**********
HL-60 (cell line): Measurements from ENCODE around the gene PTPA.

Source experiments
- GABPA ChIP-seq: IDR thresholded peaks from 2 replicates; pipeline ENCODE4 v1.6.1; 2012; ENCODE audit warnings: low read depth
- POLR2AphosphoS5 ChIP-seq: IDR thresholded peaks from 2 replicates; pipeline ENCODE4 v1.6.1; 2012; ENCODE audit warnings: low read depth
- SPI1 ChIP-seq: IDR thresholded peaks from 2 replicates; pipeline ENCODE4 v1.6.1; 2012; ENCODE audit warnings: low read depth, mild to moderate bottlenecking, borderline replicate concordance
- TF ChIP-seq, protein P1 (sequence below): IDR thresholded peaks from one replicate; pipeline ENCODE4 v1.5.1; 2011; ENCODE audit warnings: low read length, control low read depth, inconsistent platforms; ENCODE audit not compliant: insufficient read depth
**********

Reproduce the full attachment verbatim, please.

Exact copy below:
HL-60 (cell line): Measurements from ENCODE around the gene PTPA.

Source experiments
- GABPA ChIP-seq: IDR thresholded peaks from 2 replicates; pipeline ENCODE4 v1.6.1; 2012; ENCODE audit warnings: low read depth
- POLR2AphosphoS5 ChIP-seq: IDR thresholded peaks from 2 replicates; pipeline ENCODE4 v1.6.1; 2012; ENCODE audit warnings: low read depth
- SPI1 ChIP-seq: IDR thresholded peaks from 2 replicates; pipeline ENCODE4 v1.6.1; 2012; ENCODE audit warnings: low read depth, mild to moderate bottlenecking, borderline replicate concordance
- TF ChIP-seq, protein P1 (sequence below): IDR thresholded peaks from one replicate; pipeline ENCODE4 v1.5.1; 2011; ENCODE audit warnings: low read length, control low read depth, inconsistent platforms; ENCODE audit not compliant: insufficient read depth